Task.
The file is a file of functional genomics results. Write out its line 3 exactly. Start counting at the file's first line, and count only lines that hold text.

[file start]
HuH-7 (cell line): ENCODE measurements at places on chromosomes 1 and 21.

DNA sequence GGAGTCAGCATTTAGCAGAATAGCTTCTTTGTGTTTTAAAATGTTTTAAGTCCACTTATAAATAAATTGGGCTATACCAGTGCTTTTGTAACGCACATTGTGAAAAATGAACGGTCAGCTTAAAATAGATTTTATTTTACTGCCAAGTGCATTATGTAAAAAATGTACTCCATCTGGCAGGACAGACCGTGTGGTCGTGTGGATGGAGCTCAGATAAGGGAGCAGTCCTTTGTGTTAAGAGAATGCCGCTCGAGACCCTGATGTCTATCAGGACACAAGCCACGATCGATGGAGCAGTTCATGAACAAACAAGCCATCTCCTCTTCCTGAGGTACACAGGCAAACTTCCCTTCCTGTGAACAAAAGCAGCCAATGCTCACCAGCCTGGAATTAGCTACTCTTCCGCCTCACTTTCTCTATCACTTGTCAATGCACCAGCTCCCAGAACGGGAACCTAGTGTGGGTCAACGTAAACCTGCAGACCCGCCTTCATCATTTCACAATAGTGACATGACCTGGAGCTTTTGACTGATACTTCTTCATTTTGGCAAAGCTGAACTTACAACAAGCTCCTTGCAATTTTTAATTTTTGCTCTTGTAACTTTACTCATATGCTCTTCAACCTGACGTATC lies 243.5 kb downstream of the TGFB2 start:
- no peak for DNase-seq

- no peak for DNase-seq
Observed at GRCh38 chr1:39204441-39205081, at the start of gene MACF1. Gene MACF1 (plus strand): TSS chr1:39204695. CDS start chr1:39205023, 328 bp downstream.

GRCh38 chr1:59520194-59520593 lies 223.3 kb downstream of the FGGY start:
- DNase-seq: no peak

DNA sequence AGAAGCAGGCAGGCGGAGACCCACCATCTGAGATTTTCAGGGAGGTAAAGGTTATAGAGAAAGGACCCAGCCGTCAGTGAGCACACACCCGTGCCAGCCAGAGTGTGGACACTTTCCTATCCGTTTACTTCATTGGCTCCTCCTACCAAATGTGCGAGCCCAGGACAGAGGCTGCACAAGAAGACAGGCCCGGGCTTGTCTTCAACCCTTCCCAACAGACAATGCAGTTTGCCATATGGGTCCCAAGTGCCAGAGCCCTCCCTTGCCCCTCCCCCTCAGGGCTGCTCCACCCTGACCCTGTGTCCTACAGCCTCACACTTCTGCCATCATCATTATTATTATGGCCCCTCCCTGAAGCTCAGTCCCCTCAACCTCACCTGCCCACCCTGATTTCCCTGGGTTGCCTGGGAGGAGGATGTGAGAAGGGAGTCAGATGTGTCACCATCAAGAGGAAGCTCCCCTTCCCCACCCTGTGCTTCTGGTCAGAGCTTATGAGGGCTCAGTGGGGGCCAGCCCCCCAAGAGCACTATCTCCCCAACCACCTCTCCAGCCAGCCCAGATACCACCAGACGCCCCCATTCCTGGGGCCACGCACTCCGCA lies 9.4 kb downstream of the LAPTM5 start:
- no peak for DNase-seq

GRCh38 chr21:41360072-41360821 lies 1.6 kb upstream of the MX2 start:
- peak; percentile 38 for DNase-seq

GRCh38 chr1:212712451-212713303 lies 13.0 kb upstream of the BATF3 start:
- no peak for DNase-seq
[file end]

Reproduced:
- no peak for DNase-seq